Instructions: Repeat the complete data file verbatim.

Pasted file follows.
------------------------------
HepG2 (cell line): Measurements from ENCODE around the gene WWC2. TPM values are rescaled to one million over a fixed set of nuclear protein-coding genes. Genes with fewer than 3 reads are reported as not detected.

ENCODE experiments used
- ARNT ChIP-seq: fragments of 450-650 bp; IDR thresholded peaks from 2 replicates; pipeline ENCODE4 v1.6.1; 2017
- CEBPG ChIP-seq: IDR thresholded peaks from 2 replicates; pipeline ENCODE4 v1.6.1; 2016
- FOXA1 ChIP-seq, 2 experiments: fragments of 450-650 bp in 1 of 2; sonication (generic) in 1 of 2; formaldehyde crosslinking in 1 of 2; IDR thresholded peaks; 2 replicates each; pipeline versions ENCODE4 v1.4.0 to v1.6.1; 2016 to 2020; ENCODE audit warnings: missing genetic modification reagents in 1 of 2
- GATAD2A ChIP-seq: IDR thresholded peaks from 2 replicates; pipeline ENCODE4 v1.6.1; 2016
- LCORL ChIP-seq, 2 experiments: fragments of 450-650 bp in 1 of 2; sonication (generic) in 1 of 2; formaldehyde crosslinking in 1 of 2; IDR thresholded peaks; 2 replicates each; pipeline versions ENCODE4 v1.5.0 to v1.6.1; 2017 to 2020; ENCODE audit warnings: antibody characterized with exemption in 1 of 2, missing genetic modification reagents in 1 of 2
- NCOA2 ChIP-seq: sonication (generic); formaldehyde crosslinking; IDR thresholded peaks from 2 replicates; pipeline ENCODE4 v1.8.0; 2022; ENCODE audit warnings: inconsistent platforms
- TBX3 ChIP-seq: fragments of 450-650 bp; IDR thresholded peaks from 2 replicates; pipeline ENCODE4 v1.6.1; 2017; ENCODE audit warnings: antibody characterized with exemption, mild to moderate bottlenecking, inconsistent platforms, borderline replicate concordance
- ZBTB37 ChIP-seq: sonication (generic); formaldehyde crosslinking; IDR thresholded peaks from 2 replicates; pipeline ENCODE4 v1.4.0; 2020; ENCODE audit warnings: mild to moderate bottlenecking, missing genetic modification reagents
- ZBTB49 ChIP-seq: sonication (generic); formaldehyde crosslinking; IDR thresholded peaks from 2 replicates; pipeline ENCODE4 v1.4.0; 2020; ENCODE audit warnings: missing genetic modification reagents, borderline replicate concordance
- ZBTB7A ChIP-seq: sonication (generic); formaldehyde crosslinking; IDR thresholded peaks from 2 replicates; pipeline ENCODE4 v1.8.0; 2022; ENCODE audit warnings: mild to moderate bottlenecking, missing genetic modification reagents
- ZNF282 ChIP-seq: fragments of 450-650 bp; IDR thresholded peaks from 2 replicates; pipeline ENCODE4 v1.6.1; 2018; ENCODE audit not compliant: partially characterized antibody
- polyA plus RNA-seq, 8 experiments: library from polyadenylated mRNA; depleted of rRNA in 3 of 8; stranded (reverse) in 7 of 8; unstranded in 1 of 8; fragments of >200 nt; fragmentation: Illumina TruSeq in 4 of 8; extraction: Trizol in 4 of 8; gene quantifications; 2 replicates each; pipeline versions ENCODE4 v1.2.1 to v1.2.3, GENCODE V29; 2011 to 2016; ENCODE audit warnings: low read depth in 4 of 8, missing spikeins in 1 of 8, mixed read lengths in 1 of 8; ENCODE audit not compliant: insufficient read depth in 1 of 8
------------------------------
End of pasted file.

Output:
HepG2 (cell line): Measurements from ENCODE around the gene WWC2. TPM values are rescaled to one million over a fixed set of nuclear protein-coding genes. Genes with fewer than 3 reads are reported as not detected.

ENCODE experiments used
- ARNT ChIP-seq: fragments of 450-650 bp; IDR thresholded peaks from 2 replicates; pipeline ENCODE4 v1.6.1; 2017
- CEBPG ChIP-seq: IDR thresholded peaks from 2 replicates; pipeline ENCODE4 v1.6.1; 2016
- FOXA1 ChIP-seq, 2 experiments: fragments of 450-650 bp in 1 of 2; sonication (generic) in 1 of 2; formaldehyde crosslinking in 1 of 2; IDR thresholded peaks; 2 replicates each; pipeline versions ENCODE4 v1.4.0 to v1.6.1; 2016 to 2020; ENCODE audit warnings: missing genetic modification reagents in 1 of 2
- GATAD2A ChIP-seq: IDR thresholded peaks from 2 replicates; pipeline ENCODE4 v1.6.1; 2016
- LCORL ChIP-seq, 2 experiments: fragments of 450-650 bp in 1 of 2; sonication (generic) in 1 of 2; formaldehyde crosslinking in 1 of 2; IDR thresholded peaks; 2 replicates each; pipeline versions ENCODE4 v1.5.0 to v1.6.1; 2017 to 2020; ENCODE audit warnings: antibody characterized with exemption in 1 of 2, missing genetic modification reagents in 1 of 2
- NCOA2 ChIP-seq: sonication (generic); formaldehyde crosslinking; IDR thresholded peaks from 2 replicates; pipeline ENCODE4 v1.8.0; 2022; ENCODE audit warnings: inconsistent platforms
- TBX3 ChIP-seq: fragments of 450-650 bp; IDR thresholded peaks from 2 replicates; pipeline ENCODE4 v1.6.1; 2017; ENCODE audit warnings: antibody characterized with exemption, mild to moderate bottlenecking, inconsistent platforms, borderline replicate concordance
- ZBTB37 ChIP-seq: sonication (generic); formaldehyde crosslinking; IDR thresholded peaks from 2 replicates; pipeline ENCODE4 v1.4.0; 2020; ENCODE audit warnings: mild to moderate bottlenecking, missing genetic modification reagents
- ZBTB49 ChIP-seq: sonication (generic); formaldehyde crosslinking; IDR thresholded peaks from 2 replicates; pipeline ENCODE4 v1.4.0; 2020; ENCODE audit warnings: missing genetic modification reagents, borderline replicate concordance
- ZBTB7A ChIP-seq: sonication (generic); formaldehyde crosslinking; IDR thresholded peaks from 2 replicates; pipeline ENCODE4 v1.8.0; 2022; ENCODE audit warnings: mild to moderate bottlenecking, missing genetic modification reagents
- ZNF282 ChIP-seq: fragments of 450-650 bp; IDR thresholded peaks from 2 replicates; pipeline ENCODE4 v1.6.1; 2018; ENCODE audit not compliant: partially characterized antibody
- polyA plus RNA-seq, 8 experiments: library from polyadenylated mRNA; depleted of rRNA in 3 of 8; stranded (reverse) in 7 of 8; unstranded in 1 of 8; fragments of >200 nt; fragmentation: Illumina TruSeq in 4 of 8; extraction: Trizol in 4 of 8; gene quantifications; 2 replicates each; pipeline versions ENCODE4 v1.2.1 to v1.2.3, GENCODE V29; 2011 to 2016; ENCODE audit warnings: low read depth in 4 of 8, missing spikeins in 1 of 8, mixed read lengths in 1 of 8; ENCODE audit not compliant: insufficient read depth in 1 of 8